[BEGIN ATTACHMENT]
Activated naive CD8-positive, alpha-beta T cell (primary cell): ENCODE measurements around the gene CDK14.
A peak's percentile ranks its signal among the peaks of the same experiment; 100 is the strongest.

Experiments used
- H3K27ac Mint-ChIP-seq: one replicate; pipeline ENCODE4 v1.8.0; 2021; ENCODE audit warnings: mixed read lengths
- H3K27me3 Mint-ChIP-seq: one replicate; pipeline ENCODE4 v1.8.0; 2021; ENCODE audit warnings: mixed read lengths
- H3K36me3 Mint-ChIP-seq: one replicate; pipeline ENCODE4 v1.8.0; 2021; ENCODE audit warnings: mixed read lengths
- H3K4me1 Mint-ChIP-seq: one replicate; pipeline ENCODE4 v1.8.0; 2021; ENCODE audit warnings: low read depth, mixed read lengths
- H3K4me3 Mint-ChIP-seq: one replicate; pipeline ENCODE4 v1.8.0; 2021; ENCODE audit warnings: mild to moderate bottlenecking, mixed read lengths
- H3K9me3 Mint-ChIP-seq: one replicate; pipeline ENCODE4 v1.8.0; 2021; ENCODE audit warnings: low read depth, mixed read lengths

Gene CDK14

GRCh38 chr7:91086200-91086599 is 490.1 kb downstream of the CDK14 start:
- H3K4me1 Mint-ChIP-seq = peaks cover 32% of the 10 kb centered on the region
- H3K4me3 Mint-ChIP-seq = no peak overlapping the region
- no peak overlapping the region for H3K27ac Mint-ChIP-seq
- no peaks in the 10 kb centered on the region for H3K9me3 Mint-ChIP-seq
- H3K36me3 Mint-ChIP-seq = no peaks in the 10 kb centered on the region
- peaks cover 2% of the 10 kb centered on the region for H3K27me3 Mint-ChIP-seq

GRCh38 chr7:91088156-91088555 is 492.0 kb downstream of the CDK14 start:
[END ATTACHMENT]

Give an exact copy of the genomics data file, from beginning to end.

Activated naive CD8-positive, alpha-beta T cell (primary cell): ENCODE measurements around the gene CDK14.
A peak's percentile ranks its signal among the peaks of the same experiment; 100 is the strongest.

Experiments used
- H3K27ac Mint-ChIP-seq: one replicate; pipeline ENCODE4 v1.8.0; 2021; ENCODE audit warnings: mixed read lengths
- H3K27me3 Mint-ChIP-seq: one replicate; pipeline ENCODE4 v1.8.0; 2021; ENCODE audit warnings: mixed read lengths
- H3K36me3 Mint-ChIP-seq: one replicate; pipeline ENCODE4 v1.8.0; 2021; ENCODE audit warnings: mixed read lengths
- H3K4me1 Mint-ChIP-seq: one replicate; pipeline ENCODE4 v1.8.0; 2021; ENCODE audit warnings: low read depth, mixed read lengths
- H3K4me3 Mint-ChIP-seq: one replicate; pipeline ENCODE4 v1.8.0; 2021; ENCODE audit warnings: mild to moderate bottlenecking, mixed read lengths
- H3K9me3 Mint-ChIP-seq: one replicate; pipeline ENCODE4 v1.8.0; 2021; ENCODE audit warnings: low read depth, mixed read lengths

Gene CDK14

GRCh38 chr7:91086200-91086599 is 490.1 kb downstream of the CDK14 start:
- H3K4me1 Mint-ChIP-seq = peaks cover 32% of the 10 kb centered on the region
- H3K4me3 Mint-ChIP-seq = no peak overlapping the region
- no peak overlapping the region for H3K27ac Mint-ChIP-seq
- no peaks in the 10 kb centered on the region for H3K9me3 Mint-ChIP-seq
- H3K36me3 Mint-ChIP-seq = no peaks in the 10 kb centered on the region
- peaks cover 2% of the 10 kb centered on the region for H3K27me3 Mint-ChIP-seq

GRCh38 chr7:91088156-91088555 is 492.0 kb downstream of the CDK14 start: